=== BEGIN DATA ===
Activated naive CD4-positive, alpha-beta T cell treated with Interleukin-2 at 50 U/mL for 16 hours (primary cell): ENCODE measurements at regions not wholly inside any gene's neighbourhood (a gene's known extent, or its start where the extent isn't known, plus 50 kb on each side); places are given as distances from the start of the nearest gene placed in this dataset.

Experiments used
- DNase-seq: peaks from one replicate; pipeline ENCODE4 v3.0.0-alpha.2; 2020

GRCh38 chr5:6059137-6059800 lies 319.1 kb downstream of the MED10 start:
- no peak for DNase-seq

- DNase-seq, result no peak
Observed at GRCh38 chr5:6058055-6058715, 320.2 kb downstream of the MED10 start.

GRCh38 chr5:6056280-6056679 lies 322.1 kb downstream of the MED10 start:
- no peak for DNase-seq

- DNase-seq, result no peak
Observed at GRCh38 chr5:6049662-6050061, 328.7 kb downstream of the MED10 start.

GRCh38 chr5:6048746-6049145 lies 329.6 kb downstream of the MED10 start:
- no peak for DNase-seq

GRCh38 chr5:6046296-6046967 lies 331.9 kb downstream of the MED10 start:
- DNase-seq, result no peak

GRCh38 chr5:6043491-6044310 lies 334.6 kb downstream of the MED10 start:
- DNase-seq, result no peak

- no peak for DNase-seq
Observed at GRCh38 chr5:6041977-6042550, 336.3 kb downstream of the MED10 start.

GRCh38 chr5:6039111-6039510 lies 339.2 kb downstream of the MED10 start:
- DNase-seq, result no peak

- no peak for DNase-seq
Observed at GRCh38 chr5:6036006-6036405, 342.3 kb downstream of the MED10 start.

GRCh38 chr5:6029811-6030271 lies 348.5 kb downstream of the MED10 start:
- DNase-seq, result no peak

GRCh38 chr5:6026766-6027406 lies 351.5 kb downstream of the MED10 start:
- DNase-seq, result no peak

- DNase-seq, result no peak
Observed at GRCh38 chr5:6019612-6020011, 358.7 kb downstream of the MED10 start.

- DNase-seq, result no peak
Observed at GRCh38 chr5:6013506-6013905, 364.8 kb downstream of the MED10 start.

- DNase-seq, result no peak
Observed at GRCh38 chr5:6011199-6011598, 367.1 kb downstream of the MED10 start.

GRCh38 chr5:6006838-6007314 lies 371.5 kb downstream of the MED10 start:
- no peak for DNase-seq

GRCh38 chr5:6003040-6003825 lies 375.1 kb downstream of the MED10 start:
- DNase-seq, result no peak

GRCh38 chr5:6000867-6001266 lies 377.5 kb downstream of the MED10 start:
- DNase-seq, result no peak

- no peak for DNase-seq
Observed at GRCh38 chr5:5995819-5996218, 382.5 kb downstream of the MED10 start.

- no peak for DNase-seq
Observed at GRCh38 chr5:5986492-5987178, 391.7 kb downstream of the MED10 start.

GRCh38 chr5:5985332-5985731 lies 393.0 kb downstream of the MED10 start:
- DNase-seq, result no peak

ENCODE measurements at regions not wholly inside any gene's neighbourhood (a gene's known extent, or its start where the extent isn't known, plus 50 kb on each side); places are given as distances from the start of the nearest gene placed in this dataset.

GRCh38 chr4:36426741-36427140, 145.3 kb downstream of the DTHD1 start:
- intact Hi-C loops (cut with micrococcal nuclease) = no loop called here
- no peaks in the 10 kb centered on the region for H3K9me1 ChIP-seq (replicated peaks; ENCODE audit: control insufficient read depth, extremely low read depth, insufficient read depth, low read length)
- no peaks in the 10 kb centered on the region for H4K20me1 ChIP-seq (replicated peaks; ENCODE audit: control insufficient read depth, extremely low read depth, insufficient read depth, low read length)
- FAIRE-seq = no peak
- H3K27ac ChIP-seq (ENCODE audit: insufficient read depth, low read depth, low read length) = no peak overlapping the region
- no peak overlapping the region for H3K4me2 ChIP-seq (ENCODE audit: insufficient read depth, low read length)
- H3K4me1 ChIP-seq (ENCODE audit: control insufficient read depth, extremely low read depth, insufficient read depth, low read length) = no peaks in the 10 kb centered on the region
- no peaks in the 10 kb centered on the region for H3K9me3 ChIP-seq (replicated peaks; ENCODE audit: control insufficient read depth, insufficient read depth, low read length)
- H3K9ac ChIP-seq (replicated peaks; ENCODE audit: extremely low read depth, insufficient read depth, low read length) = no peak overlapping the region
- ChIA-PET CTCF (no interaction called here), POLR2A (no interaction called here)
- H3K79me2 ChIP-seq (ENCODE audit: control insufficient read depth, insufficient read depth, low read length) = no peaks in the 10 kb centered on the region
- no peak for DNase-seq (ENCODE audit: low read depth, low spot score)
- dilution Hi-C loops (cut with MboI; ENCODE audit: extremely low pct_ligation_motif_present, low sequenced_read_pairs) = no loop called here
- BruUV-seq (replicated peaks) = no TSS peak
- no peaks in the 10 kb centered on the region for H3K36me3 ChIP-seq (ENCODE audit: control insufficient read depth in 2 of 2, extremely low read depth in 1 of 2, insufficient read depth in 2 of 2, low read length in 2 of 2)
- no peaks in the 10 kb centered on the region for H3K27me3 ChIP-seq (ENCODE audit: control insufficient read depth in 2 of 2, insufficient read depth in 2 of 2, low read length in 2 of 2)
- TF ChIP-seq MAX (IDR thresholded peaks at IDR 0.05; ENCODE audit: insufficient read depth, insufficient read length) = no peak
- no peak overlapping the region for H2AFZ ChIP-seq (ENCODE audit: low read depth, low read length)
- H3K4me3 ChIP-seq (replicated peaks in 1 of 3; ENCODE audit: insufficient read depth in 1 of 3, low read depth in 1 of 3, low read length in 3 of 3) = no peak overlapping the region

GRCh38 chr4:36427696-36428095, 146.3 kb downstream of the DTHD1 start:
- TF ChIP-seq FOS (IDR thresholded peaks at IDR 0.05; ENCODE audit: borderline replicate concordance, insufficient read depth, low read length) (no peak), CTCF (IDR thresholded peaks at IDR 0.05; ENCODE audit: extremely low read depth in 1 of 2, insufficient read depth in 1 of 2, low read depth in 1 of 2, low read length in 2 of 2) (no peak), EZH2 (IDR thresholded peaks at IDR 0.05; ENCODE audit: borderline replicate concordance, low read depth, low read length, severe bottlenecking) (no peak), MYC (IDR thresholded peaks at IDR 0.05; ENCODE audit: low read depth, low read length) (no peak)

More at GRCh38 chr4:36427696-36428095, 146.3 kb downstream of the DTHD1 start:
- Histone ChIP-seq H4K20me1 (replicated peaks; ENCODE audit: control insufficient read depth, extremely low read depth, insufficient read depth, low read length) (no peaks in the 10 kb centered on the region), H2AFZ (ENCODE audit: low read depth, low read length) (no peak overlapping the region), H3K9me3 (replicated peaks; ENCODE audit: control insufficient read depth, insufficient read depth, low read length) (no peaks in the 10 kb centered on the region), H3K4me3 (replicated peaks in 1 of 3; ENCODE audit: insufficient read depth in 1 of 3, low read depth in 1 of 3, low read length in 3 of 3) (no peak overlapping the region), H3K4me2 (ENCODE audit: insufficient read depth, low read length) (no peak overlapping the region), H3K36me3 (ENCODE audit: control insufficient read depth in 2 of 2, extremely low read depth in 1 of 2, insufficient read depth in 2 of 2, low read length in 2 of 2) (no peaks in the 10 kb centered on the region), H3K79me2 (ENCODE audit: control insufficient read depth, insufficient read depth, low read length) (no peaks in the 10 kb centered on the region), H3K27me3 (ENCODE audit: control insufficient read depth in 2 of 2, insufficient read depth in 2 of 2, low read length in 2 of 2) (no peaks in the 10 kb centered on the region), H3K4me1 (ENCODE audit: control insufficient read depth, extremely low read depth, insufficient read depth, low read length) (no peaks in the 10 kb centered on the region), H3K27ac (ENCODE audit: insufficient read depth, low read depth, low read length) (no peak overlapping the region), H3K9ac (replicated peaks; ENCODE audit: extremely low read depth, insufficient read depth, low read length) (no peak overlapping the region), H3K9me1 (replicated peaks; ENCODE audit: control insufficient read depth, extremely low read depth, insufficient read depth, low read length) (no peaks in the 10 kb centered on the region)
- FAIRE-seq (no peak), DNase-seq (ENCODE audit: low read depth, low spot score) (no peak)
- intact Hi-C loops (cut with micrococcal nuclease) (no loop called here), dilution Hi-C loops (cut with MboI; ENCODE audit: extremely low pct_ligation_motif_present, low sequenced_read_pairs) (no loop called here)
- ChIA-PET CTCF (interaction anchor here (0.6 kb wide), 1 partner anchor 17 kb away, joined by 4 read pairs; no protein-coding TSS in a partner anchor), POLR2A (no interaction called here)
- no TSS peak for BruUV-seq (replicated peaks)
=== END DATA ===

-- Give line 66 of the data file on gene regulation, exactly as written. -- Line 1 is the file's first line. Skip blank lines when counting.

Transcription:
- H3K4me3 ChIP-seq (replicated peaks in 1 of 3; ENCODE audit: insufficient read depth in 1 of 3, low read depth in 1 of 3, low read length in 3 of 3) = no peak overlapping the region